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In the years 664-666 there was a great cattle plague throughout Ireland causing great political unrest.  Many people concluded that the horrors of the plague, with its accompanying side effects, could only have been visited upon the land because of the ruling “strangers in sovereignty” who were not in harmony with the local territorial deities.  Throughout Ireland a number of battles were fought and a number of political realignments took place.


At Knockainy in the year 667, at Samhain time, the Battle of Ainy was fought and a new political realignment took place there in its aftermath.  Before the Battle of Ainy the Tuatha De Aine territory was ruled over by two competing polities:  The Ui Fidgente and the Aradha.  Present day Knockainy was located in Aradha Cliach (Aradha’s Territory).  The aggressive Ui Fidgente was a western Limerick (Eoghanacht) lineage and the Aradha claimed kinship to Leinster dynasts to the east of Limerick.  As such both the Ui Fidgente and the Aradha were “outsider lineages” as far as Knockainy was concerned.  After the Battle of Ainy the Ui Fidgente’s “aggressions” were halted from expanding eastward beyond the river Maigue and the Morning Star Stream.  The Aradha relocated northward into Tipperary.


The Aradha Cliach territory thereafter was called Eoghanacht Ainy which was a name reflecting the new political alliance between the Tuatha De Aine and the Gaelic Eoghanacht dynasty.  The newly established chieftain, in subordination to the Eoghanachts, would call himself “The Ciarṁac.”  His Tuatha (Tuatha De Aine) would, in Gaelic fashion, come to be called the “Ui Ainy” (descendants of Ainy).


This change in tribal naming reflected the change from a land bonded to a territorial deity to a land bonded politically by ties of blood and kinship.




Samhain was not only a time when the human population was able to interact with the dead one but it was also a time of great political unrest.  It was the time when creditors and debtors (lords and clients) settled their accounts.  Lords expected their winter tribute from their clients at Samhain and partly consumed it in lavish feasts as they made “circuits” around the homes of their clients.  The political tension at these feasts is shown by the number of banquet brawls described in the old Irish narratives.  Though this was oftentimes drunken violence it was also structured competitive and socially purposeful violence serving, in the end, to established the rank order of prestige between peers and to demarcate relationships that had deteriorated to the point of enmity.  Although Samhain did not mean that all lords suffered a political decline but only that there was a pause in the flow of political interaction and that it might be necessary to renegotiate with their clients.  If clients were to defect to other lords it was generally the assumption that Samhain was the time to do it.  And so it came to pass that the Battle of Ainy (667) took place at Samhain and the Ui Ainy came to become subordinated to and  in alliance with the Eoghanacht dynasty.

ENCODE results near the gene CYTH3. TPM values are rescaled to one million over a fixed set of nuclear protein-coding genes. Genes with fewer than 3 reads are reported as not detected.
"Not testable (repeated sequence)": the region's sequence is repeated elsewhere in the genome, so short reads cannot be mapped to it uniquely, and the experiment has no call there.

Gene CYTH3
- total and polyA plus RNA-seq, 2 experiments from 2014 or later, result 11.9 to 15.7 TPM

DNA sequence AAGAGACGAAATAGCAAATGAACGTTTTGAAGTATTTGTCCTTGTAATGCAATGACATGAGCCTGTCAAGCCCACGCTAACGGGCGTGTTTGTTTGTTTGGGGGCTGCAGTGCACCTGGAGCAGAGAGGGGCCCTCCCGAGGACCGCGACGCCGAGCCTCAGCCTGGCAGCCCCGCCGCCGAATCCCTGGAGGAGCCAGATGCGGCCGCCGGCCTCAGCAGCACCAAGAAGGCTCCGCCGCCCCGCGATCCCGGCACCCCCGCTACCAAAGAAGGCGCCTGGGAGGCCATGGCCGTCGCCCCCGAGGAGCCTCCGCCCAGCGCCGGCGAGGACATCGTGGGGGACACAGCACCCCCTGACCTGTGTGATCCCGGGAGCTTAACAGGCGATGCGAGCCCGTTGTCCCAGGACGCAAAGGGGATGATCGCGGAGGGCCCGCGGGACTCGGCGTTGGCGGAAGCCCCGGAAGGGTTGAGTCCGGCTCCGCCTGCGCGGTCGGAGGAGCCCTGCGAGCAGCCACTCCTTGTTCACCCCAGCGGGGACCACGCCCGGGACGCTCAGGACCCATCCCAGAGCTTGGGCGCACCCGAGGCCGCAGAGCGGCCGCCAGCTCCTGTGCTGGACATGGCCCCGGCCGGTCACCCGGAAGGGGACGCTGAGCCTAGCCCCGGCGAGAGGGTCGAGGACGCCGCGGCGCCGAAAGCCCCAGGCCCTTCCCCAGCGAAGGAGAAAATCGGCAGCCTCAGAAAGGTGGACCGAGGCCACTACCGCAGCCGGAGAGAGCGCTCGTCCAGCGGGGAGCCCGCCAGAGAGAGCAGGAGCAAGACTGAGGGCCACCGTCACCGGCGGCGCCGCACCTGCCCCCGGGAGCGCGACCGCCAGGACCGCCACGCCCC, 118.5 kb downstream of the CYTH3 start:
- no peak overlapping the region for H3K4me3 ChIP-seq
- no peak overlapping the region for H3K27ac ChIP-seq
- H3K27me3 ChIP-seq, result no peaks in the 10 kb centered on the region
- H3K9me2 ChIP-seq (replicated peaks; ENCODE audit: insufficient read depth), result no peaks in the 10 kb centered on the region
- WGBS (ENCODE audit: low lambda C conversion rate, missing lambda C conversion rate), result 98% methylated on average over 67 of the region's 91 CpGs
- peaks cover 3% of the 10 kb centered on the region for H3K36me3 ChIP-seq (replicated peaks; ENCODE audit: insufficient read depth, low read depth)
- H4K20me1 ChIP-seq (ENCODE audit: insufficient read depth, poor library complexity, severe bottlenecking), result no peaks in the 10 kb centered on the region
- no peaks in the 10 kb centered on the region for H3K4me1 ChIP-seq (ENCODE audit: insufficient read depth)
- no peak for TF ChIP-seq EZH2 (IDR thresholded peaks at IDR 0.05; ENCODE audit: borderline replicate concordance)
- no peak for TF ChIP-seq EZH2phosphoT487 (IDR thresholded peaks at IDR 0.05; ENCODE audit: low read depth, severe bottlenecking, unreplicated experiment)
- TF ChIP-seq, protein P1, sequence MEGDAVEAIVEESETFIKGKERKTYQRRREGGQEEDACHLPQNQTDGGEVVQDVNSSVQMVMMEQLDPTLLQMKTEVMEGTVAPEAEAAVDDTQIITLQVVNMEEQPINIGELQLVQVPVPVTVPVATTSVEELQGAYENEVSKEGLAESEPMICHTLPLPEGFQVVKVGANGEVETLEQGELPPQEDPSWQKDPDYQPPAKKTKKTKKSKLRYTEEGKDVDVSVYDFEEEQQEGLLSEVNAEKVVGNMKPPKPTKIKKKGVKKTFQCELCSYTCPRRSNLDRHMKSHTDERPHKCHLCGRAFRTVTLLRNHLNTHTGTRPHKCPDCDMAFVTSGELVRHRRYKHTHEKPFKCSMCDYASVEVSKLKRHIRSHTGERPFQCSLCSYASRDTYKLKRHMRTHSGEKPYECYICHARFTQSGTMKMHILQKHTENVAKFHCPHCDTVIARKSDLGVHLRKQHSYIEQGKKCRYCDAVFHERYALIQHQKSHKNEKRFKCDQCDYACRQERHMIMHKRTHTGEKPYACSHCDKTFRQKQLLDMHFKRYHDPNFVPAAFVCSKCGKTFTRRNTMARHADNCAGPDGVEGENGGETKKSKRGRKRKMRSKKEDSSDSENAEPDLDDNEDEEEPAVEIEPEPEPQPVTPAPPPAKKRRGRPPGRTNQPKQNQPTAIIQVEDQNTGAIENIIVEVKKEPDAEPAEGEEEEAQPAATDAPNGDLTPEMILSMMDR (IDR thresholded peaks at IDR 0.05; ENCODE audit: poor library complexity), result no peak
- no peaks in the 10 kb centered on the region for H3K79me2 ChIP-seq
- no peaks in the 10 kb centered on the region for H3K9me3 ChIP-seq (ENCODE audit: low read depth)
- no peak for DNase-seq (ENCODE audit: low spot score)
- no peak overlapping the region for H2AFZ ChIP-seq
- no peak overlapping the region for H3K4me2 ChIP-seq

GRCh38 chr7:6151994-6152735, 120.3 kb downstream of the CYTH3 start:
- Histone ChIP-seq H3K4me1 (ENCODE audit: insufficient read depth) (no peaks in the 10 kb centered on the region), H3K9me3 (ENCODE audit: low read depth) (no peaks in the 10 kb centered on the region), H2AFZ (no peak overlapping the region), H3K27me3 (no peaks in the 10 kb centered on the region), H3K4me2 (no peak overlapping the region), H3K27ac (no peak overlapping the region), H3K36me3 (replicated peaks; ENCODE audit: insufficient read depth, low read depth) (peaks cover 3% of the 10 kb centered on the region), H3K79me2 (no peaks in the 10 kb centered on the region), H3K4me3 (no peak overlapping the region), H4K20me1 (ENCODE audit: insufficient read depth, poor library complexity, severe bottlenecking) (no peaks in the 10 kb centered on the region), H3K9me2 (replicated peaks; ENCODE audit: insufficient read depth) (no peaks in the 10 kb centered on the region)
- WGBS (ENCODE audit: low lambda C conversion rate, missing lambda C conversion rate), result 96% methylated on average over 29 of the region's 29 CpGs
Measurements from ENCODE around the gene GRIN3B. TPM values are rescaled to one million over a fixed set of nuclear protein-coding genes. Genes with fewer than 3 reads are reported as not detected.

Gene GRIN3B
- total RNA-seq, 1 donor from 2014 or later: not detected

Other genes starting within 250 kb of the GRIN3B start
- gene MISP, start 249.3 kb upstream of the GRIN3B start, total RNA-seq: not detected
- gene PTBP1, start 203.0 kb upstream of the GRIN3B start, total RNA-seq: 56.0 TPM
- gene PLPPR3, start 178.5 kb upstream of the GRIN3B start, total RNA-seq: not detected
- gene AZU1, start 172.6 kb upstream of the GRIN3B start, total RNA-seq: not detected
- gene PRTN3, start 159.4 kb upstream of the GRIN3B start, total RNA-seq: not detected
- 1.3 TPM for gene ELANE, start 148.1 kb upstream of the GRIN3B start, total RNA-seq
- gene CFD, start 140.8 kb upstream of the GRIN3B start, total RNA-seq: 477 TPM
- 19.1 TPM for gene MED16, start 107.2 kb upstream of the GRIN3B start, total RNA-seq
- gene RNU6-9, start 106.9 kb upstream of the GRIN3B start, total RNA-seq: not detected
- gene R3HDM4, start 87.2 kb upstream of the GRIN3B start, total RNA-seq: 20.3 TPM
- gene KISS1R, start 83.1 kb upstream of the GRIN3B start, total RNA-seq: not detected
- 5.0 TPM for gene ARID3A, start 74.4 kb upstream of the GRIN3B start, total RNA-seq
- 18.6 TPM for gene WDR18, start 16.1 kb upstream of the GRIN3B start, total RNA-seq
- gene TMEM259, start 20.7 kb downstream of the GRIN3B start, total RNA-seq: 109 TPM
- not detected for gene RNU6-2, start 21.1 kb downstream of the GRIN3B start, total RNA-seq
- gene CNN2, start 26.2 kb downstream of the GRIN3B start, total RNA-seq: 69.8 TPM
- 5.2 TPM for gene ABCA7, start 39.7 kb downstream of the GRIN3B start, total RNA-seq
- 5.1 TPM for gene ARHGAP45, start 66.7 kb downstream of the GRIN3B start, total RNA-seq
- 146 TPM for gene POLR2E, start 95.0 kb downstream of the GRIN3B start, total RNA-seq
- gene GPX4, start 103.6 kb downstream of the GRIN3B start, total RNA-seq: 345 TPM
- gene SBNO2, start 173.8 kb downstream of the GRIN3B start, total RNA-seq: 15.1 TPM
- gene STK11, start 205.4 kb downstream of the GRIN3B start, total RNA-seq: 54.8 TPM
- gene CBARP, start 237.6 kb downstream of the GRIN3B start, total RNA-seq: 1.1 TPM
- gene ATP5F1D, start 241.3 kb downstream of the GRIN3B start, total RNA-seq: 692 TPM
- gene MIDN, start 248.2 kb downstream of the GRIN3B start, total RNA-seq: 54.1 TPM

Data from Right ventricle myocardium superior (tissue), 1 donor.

Strangers in Sovereignty

In Ireland,  by the 7th century, the old concept of kingship had changed.  The days of the “sacred king” (Ri) had passed.  Prior to the 7th century boundaries between individual tuatha (tribes) had been fixed by time honored custom.  Neighboring kings might steal each other’s cattle but rarely each other’s thrones.  Each tuatha had its own particular ruling family; members of the family might struggle for power but for an outsider to participate was almost unthinkable.  Ambitious kings no longer respected the status quo.  Individual rulers jockeyed for power aiming at controlling their neighbors kingdoms.  When an outsider did gain control of a neighboring tuatha he was called a “stranger in sovereignty” by the Brehons (lawyers).  Ruthless behaviour became the order of the day in the 7th century and the country abounded with “strangers in sovereignty.”  It was in this context, following the Battle of Ainy, that the Ui Ainy, for mutual protection, allied themselves with the Eoghanacht.  No longer would they, as their ancestors had been, be “sacred kings” (Ri).  Henceforth, until Norman times, they would hold the semi-sacred office of chieftains in subordination to the Eoghanacht.


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